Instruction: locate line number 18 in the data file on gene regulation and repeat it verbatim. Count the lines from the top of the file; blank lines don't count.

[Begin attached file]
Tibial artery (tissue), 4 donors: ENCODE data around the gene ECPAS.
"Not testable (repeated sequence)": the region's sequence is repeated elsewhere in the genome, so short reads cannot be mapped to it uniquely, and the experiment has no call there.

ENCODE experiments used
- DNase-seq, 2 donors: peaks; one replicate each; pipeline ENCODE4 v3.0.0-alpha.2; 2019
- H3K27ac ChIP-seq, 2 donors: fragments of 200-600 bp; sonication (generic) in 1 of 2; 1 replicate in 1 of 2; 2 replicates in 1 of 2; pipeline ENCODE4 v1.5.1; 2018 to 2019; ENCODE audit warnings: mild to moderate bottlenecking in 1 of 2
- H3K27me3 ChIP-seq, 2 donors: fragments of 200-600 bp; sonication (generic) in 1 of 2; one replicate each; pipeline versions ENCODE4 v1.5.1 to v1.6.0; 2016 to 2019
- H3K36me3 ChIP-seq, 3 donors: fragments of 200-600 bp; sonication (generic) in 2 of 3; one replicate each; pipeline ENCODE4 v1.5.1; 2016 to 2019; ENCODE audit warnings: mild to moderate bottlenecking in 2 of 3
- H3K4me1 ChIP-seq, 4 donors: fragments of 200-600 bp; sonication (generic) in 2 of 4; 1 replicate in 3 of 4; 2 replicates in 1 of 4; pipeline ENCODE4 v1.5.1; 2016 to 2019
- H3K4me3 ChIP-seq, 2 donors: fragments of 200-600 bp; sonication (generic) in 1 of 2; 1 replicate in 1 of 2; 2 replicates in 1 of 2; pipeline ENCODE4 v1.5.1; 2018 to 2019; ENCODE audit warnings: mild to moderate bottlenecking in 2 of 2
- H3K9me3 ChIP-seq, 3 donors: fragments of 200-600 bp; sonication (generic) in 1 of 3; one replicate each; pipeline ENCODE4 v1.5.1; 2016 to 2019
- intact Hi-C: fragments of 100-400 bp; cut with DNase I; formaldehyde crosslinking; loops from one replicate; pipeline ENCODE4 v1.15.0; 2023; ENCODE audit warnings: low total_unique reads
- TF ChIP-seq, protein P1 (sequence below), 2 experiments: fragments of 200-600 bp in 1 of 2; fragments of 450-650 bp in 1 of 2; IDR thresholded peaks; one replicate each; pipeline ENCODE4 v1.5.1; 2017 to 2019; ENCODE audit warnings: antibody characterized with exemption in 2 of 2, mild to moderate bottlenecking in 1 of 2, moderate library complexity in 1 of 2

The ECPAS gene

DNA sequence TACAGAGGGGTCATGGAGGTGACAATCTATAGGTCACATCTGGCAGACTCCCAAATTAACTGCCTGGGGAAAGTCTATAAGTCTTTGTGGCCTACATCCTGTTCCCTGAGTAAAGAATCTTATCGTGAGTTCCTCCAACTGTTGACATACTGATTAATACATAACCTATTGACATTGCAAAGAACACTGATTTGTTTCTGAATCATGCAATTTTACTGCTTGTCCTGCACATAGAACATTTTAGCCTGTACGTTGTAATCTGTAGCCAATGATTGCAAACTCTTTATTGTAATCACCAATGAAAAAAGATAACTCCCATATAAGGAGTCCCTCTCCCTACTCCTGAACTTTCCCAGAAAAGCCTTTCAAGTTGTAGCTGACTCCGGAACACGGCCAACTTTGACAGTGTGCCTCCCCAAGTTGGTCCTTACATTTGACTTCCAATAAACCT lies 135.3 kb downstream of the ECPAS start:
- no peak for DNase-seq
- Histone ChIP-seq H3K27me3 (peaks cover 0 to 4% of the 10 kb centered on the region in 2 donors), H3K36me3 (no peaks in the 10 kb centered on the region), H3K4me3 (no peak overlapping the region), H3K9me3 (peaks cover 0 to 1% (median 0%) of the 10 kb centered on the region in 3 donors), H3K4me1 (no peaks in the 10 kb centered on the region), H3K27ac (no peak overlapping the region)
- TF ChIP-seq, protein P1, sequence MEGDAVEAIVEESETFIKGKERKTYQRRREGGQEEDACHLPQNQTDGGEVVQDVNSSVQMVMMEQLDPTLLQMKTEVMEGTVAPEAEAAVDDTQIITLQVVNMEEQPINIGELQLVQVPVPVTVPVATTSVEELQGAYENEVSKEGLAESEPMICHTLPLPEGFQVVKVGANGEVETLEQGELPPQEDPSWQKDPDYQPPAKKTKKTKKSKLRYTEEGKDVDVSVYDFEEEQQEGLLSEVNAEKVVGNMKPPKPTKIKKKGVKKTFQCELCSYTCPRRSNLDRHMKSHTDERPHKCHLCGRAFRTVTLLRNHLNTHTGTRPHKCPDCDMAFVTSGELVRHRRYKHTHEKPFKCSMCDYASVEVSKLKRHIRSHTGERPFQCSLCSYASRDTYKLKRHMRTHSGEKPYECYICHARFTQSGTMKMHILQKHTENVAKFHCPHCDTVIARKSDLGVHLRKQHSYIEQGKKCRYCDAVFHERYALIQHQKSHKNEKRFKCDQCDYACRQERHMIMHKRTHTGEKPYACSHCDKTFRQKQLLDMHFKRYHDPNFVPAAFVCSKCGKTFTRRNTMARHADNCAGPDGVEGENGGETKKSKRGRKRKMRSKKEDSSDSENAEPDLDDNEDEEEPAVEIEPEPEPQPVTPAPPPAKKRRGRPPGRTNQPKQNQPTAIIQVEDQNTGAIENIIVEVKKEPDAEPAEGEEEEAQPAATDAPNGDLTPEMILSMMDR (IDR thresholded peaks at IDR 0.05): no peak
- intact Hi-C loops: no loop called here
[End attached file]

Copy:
- intact Hi-C loops: no loop called here